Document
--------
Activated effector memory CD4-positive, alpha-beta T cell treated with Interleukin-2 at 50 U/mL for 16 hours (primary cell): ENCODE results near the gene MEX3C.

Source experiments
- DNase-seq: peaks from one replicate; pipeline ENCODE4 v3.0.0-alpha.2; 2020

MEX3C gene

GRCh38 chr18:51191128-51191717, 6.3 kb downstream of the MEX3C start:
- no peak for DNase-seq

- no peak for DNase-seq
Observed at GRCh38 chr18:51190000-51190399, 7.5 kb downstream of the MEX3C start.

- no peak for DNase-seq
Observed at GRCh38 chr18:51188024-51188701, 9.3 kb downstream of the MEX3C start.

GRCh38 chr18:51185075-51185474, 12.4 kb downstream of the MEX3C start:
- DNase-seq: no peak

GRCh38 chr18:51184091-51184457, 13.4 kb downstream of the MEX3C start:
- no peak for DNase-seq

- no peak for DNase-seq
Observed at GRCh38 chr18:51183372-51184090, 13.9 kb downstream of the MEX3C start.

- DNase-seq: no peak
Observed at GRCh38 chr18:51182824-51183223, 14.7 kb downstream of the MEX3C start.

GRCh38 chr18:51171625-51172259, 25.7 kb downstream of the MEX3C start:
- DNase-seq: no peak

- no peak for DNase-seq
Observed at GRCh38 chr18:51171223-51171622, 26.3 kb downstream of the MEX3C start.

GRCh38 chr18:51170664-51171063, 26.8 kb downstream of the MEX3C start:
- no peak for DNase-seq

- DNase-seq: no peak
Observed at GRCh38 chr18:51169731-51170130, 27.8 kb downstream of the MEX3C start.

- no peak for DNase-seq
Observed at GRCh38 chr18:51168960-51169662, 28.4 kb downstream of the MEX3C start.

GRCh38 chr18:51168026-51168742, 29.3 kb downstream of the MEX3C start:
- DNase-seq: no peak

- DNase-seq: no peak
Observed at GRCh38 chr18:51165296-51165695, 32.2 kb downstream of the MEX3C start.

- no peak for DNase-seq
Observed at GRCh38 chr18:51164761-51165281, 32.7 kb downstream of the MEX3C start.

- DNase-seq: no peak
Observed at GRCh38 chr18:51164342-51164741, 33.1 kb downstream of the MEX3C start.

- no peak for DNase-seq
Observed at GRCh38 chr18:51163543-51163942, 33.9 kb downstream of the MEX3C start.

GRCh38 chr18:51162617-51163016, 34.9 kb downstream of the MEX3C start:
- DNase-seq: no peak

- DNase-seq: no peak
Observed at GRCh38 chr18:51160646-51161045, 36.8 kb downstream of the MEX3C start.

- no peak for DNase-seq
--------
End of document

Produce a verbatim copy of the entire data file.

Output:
Activated effector memory CD4-positive, alpha-beta T cell treated with Interleukin-2 at 50 U/mL for 16 hours (primary cell): ENCODE results near the gene MEX3C.

Source experiments
- DNase-seq: peaks from one replicate; pipeline ENCODE4 v3.0.0-alpha.2; 2020

MEX3C gene

GRCh38 chr18:51191128-51191717, 6.3 kb downstream of the MEX3C start:
- no peak for DNase-seq

- no peak for DNase-seq
Observed at GRCh38 chr18:51190000-51190399, 7.5 kb downstream of the MEX3C start.

- no peak for DNase-seq
Observed at GRCh38 chr18:51188024-51188701, 9.3 kb downstream of the MEX3C start.

GRCh38 chr18:51185075-51185474, 12.4 kb downstream of the MEX3C start:
- DNase-seq: no peak

GRCh38 chr18:51184091-51184457, 13.4 kb downstream of the MEX3C start:
- no peak for DNase-seq

- no peak for DNase-seq
Observed at GRCh38 chr18:51183372-51184090, 13.9 kb downstream of the MEX3C start.

- DNase-seq: no peak
Observed at GRCh38 chr18:51182824-51183223, 14.7 kb downstream of the MEX3C start.

GRCh38 chr18:51171625-51172259, 25.7 kb downstream of the MEX3C start:
- DNase-seq: no peak

- no peak for DNase-seq
Observed at GRCh38 chr18:51171223-51171622, 26.3 kb downstream of the MEX3C start.

GRCh38 chr18:51170664-51171063, 26.8 kb downstream of the MEX3C start:
- no peak for DNase-seq

- DNase-seq: no peak
Observed at GRCh38 chr18:51169731-51170130, 27.8 kb downstream of the MEX3C start.

- no peak for DNase-seq
Observed at GRCh38 chr18:51168960-51169662, 28.4 kb downstream of the MEX3C start.

GRCh38 chr18:51168026-51168742, 29.3 kb downstream of the MEX3C start:
- DNase-seq: no peak

- DNase-seq: no peak
Observed at GRCh38 chr18:51165296-51165695, 32.2 kb downstream of the MEX3C start.

- no peak for DNase-seq
Observed at GRCh38 chr18:51164761-51165281, 32.7 kb downstream of the MEX3C start.

- DNase-seq: no peak
Observed at GRCh38 chr18:51164342-51164741, 33.1 kb downstream of the MEX3C start.

- no peak for DNase-seq
Observed at GRCh38 chr18:51163543-51163942, 33.9 kb downstream of the MEX3C start.

GRCh38 chr18:51162617-51163016, 34.9 kb downstream of the MEX3C start:
- DNase-seq: no peak

- DNase-seq: no peak
Observed at GRCh38 chr18:51160646-51161045, 36.8 kb downstream of the MEX3C start.

- no peak for DNase-seq